Utopia has no antagonism, but at what price?  What is the price to live in a land without murder, rape, and robbery on a world as corrupt as ours?  Jack Rackove, a political science professor at Stanford University, describes what absolute peace costs when he said how when we want to avoid political drama and conflict, all we have to do is make everyone do whatever the ruler does (Jack Rackove, Stanford Colonial and Revolutionary Podcast #11).  We all know how well that works out.  History, along with dozens of stories like The Hunger Games and V for Vendetta tell how miserable it is to blindly comply with a tyrant and that there will always be someone who will fight against that way of thinking, and honestly, I agree with those rebels.  There is a difference between forcing a people to comply by rules because you find them incompetent of judging righteously, and having a righteous people think, judge, and determine what is best by what rules they are given and do so uniformly. 
Freedom is not peaceful.  We deserve the right to life, liberty, and the pursuit of happiness but we must fight for it.  Freedom must be earned.  There is a sense of responsibility that comes with being free.  When I bought my first car I felt a morsel of that real freedom.  I thought, “I could drive to California right here and right now if I wanted to”, but at the same time I knew if I did, there were certain conditions I would need to follow.  I would have to drive responsibly.  I would have to at least plan some things out like food and gas stops.  I had to work to actually buy the car and would have to continue to do so to provide the funds needed to drive the distance.  I was at the liberty to go where I wanted, but it would come at a price.  Nothing is free.  Freedom is not free.  I won’t go into to much detail here, but Capitalism is based on risk taking.  You spend money to make money.  You invest in ideas and processes that may or may not yield a return, but in the end, you reap what you sew.  So it is with freedom.  Free to think and to feel how you want, but paying with consequential currency, good or bad.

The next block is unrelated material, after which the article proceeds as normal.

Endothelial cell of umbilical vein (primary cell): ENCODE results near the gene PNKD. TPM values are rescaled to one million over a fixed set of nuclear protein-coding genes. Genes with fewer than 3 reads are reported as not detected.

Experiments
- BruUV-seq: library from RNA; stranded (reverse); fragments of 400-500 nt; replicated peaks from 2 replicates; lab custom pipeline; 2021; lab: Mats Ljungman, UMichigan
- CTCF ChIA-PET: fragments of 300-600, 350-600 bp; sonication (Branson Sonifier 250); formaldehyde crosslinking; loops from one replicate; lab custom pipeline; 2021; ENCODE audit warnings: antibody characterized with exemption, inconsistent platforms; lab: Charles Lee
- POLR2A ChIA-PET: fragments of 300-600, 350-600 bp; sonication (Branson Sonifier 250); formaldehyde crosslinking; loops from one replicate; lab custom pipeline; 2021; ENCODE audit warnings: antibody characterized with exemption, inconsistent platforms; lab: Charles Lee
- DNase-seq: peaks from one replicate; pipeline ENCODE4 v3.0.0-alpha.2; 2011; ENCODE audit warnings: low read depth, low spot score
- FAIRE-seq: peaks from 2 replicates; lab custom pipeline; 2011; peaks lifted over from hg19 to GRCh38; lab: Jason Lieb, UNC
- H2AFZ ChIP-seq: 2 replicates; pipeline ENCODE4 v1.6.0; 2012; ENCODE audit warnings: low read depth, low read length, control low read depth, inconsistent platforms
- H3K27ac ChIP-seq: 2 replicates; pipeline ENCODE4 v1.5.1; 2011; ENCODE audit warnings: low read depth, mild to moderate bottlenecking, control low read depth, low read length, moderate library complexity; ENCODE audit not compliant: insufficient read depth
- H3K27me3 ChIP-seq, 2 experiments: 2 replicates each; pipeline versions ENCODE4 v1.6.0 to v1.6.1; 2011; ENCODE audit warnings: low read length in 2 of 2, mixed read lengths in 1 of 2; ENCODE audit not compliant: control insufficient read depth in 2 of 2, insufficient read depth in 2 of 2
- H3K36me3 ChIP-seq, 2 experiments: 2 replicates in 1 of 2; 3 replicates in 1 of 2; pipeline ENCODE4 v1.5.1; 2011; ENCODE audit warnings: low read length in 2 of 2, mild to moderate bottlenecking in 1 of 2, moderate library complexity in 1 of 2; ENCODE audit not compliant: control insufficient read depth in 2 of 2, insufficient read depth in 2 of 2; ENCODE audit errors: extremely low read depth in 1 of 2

All in all, when the Founding Fathers drafted and signed the Declaration of Independence, they did so under the belief that “all men are created equal” and all have the unalienable rights, incapable of being surrendered, these being “life, liberty, and the pursuit of happiness.”  Now, let’s not get into the debate of what “all men” meant then in 1776, because we all know that Thomas Jefferson had dozens, if not hundreds of slaves when he wrote those words, making this one of the great ironies of history.  We cannot judge these imperfect men with our egalitarian understanding.  However, we know now that the freedom they felt was a pure one and one that has unfortunately been tainted, twisted, and then rationalized as unattainable by logical fallacies and intellects of every kind.  But in the end, so does anything that is good and pure.  The werd ‘independence’ in that declaration was declaring to King George III that this nation would be an independent one; it would be a nation free, not needing to be dependent on anyone else.  I believe that that is the true freedom they were seeking and it is what I seek now, being able to provide and protect me and my household, not being dependent on tangible or government assistance and a socialized agenda.  Freedom cannot be given, it must be earned.